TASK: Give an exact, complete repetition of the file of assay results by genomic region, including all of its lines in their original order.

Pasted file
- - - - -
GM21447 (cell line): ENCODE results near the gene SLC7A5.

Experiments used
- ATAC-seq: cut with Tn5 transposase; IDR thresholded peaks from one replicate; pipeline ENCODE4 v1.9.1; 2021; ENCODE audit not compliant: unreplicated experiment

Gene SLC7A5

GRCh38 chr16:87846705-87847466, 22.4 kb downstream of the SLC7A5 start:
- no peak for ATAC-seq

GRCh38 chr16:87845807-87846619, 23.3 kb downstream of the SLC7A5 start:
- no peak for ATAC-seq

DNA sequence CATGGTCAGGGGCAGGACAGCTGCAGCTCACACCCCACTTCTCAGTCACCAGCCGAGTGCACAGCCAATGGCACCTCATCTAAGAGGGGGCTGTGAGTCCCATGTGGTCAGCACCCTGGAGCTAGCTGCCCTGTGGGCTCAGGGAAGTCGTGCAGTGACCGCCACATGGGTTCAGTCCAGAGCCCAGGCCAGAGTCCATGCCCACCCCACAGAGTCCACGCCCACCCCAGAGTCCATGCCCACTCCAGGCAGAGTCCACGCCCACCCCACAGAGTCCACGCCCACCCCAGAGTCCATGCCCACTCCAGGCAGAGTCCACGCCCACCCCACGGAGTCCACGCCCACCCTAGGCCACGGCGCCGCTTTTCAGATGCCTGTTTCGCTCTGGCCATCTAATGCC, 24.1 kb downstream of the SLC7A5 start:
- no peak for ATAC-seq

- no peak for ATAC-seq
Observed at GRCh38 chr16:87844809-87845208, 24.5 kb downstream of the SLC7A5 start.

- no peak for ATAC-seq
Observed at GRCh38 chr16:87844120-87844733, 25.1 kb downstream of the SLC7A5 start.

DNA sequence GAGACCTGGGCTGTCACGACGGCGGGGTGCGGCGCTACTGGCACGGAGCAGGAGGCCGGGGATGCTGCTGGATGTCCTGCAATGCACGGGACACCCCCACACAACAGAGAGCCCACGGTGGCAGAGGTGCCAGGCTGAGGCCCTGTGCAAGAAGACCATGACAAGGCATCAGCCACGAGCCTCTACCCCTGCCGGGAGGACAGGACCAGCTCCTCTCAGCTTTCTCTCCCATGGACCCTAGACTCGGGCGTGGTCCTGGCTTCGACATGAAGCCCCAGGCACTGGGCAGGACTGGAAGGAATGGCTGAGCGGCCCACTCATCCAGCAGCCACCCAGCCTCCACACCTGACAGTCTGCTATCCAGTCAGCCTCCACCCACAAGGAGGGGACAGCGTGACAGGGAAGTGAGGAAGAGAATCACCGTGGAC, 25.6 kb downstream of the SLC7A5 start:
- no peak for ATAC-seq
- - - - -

GM21447 (cell line): ENCODE results near the gene SLC7A5.

Experiments used
- ATAC-seq: cut with Tn5 transposase; IDR thresholded peaks from one replicate; pipeline ENCODE4 v1.9.1; 2021; ENCODE audit not compliant: unreplicated experiment

Gene SLC7A5

GRCh38 chr16:87846705-87847466, 22.4 kb downstream of the SLC7A5 start:
- no peak for ATAC-seq

GRCh38 chr16:87845807-87846619, 23.3 kb downstream of the SLC7A5 start:
- no peak for ATAC-seq

DNA sequence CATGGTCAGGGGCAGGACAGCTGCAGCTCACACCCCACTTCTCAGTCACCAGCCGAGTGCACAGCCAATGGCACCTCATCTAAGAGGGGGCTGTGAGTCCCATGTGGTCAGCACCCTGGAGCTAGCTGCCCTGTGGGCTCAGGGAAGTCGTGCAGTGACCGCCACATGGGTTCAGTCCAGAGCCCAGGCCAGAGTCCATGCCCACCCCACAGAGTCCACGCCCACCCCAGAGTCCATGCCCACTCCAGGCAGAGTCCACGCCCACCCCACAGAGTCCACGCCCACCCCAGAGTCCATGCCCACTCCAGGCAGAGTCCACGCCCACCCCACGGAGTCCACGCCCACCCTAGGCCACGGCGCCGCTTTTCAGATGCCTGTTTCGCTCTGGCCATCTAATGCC, 24.1 kb downstream of the SLC7A5 start:
- no peak for ATAC-seq

- no peak for ATAC-seq
Observed at GRCh38 chr16:87844809-87845208, 24.5 kb downstream of the SLC7A5 start.

- no peak for ATAC-seq
Observed at GRCh38 chr16:87844120-87844733, 25.1 kb downstream of the SLC7A5 start.

DNA sequence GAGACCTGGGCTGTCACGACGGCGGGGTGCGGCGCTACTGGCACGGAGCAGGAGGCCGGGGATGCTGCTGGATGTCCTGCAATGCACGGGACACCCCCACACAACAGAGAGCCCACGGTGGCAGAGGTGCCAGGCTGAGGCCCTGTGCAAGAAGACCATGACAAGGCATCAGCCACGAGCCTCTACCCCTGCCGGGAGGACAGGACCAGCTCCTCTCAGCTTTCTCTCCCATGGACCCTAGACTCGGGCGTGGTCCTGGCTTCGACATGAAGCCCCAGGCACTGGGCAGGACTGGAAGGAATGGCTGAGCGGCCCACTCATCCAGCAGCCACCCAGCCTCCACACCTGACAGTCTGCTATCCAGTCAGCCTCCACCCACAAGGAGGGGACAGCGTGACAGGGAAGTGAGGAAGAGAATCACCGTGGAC, 25.6 kb downstream of the SLC7A5 start:
- no peak for ATAC-seq